- Property Charge Delinquency. The homeowner must provide documentation such as a past-due bill for each qualified property charge (property tax, insurance, or HOA/condo association fees). This document must reflect the applicant as the owner of the property.
- Attestation of Truthfulness using the application form.
- Third Party Authorization using the application form.
5. Payment Calculations
Reinstatement payment amounts are equal to the total past due amount that the homeowner owes to the mortgage servicer, up to a maximum amount of $40,000 per household.
Loan modification with HAF Contribution payment amounts are a flat amount of $40,000 per household.
Eligible Property Charges will be calculated for payment according to the following rules:
- Cap. The maximum amount of Property Charges assistance per household is $25,000.
- The maximum amount of assistance for Property Taxes per household is $25,000;
- The maximum amount of assistance for Insurance per household is $5,000; and
- The maximum amount of assistance for HOA per household is $5,000.
- Delinquent Balance. Property charge delinquencies will be paid in full up to the cap.
- Charges Coming Due in 90 Days (Current Balance). Funds may also be used to pay property charges coming due in the 90 days following program approval. If a homeowner submits a delinquent property charge statement together with a current property charge statement with a due date that is within the next 90 days, then that current property charge statement will be approved for payment if funds remain within the homeowner’s $25,000 cap. The entire balance is payable on the current statement if it is coming due within 90 days.
- Amounts Exceeding Cap. Property charge delinquencies must be brought current by program assistance or resolved concurrently with the program providing assistance. Delinquencies exceeding the $25,000 household cap will be denied, with a message to the homeowner that they can reapply if the balance is reduced below $25,000.
- Reasonable legal fees to prevent displacement are eligible for payment, subject to the cap of $25,000 per household.
TDHCA applications for assistance are prioritized according to the following priorities:
At all times while HAF funds are available, homeowners facing “imminent foreclosure” (a property with a scheduled sale date at the time of application) will be moved to the front of the line regardless of the residence’s geographic location.
In accordance with HAF guidance and recognizing that homeowners earning up to 100% of the area median income are overrepresented in portfolios of government-backed and guaranteed mortgages compared to the full market, TDHCA will prioritize assistance to homeowners with FHA, VA, and USDA mortgages and homeowners who have mortgages made with proceeds of mortgage revenue bonds or other mortgage programs that target low- and moderate-income homeowners.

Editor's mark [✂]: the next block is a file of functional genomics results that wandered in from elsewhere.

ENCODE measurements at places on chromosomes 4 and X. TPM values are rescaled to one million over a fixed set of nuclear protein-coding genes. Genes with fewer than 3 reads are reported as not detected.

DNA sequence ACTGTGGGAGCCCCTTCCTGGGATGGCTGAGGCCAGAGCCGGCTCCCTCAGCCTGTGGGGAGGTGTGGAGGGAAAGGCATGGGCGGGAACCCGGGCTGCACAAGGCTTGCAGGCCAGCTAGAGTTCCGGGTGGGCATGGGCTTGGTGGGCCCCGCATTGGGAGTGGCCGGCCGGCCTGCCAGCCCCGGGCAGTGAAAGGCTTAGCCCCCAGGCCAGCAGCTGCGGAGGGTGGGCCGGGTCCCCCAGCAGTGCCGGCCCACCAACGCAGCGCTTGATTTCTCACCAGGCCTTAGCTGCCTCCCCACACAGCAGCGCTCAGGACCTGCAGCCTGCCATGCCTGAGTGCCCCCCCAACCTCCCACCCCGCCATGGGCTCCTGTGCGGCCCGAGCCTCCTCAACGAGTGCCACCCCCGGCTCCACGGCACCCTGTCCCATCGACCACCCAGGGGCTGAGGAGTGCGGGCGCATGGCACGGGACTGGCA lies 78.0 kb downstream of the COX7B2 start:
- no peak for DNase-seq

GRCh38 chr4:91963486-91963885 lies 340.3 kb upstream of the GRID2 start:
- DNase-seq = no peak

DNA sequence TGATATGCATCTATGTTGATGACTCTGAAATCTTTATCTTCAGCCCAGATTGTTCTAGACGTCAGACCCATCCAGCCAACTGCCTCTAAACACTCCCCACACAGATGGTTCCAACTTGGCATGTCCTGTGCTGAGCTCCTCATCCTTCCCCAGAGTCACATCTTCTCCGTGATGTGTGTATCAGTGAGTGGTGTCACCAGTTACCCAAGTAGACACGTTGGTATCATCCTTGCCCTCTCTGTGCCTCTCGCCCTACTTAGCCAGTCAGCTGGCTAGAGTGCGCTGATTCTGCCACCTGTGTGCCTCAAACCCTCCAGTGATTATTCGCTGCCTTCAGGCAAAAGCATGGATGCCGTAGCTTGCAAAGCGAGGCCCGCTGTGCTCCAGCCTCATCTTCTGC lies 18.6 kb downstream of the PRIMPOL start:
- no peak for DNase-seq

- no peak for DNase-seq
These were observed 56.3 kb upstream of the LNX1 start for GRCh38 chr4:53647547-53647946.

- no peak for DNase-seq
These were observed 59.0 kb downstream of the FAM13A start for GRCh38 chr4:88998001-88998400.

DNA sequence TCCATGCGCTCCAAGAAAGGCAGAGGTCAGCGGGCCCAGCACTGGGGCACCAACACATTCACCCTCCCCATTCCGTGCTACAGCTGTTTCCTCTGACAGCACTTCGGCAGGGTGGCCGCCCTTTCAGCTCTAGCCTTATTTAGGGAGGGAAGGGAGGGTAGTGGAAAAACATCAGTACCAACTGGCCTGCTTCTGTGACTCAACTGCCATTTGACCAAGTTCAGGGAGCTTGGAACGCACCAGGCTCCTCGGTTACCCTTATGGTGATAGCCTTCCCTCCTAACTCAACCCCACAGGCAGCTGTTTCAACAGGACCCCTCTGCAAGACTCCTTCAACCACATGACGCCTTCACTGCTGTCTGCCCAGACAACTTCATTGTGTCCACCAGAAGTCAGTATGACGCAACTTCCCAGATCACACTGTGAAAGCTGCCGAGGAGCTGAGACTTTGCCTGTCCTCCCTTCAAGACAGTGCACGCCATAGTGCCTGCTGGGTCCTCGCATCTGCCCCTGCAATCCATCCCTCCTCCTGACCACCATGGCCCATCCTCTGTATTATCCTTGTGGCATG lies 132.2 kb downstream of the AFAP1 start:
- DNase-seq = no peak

Homeowners residing in Persistent Poverty Counties will be prioritized (moved to the front of the line) for the first 60 days after full release of the program. Additionally, 15% of the disbursable grant will be set-aside until August 31, 2022 for residents of Persistent Poverty Counties.
Persistent Poverty Counties (PPCs) are counties where 20% or more of the population have lived in poverty over the past 30 years, as measured by the 1990, 2000 and 2019 decennial censuses available from the American Community Survey of the Bureau of the Census.
Residents of PPCs are considered Socially Disadvantaged Individuals under the Treasury guidance. There are 42 PPCs in Texas:
Persistent Poverty Counties in Texas:
- Aransas County
- Bee County
- Brazos County
- Brooks County
- Cameron County
- Camp County
- Cochran County
- Coleman County
- Crosby County
- Culberson County
- Dawson County
- Deaf Smith County
- DeWitt County
- Dimmit County
- Duval County
- Edwards County
- El Paso County
- Falls County
- Floyd County
- Frio County
- Garza County
- Hall County
- Haskell County
- Hidalgo County
- Houston County
- Hudspeth County
- Jim Hogg County
- Jim Wells County
- Karnes County
- Kinney County
- Kleberg County
- Knox County
- Lamb County
- LaSalle County
- Marion County
- Maverick County
- McCulloch County
- Menard County
- Nacogdoches County
- Nolan County
- Pecos County
- Presidio County
- Real County
- Reeves County
- San Augustine County
- Starr County
- Terrell County
- Terry County
- Uvalde County
- Val Verde County
- Webb County
- Willacy County
- Zapata County
- Zavala County
Under TDHCA’s HAF plan, eligible homeowners must have incomes equal to or less than 100% of the area median income (twice the income limit for very low-income families with the relevant household size) or equal to or less than 100% of the median income for the United States, whichever is greater. In addition, TDHCA may consider prioritizing certain homeowner applications for assistance based on their AMI bracket. See HUD HAF income limit lookup tool: https://www.huduser.gov/portal/datasets/haf-il.html
7. Application Denials Due to Applicant Non-Responsiveness
If a homeowner does not submit complete documentation and information in their initial application, the application review team will make at least three attempts to contact the homeowner over 21 days, including at least one phone call, prior to denying the application. If denied, the homeowner may later submit a new application.
Applicants may submit an appeal within 30 days of the date that the application is denied.
An appeal must be accompanied by a clearly stated appeal reason, with additional facts or evidence to justify why the homeowner believes there was an error with the denial.
When an appeal is received, the case review team will re-review the application with a focus on the stated appeal reason. The reviewer will determine whether the appeal will be granted or denied.
There is no opportunity for a second or subsequent appeal.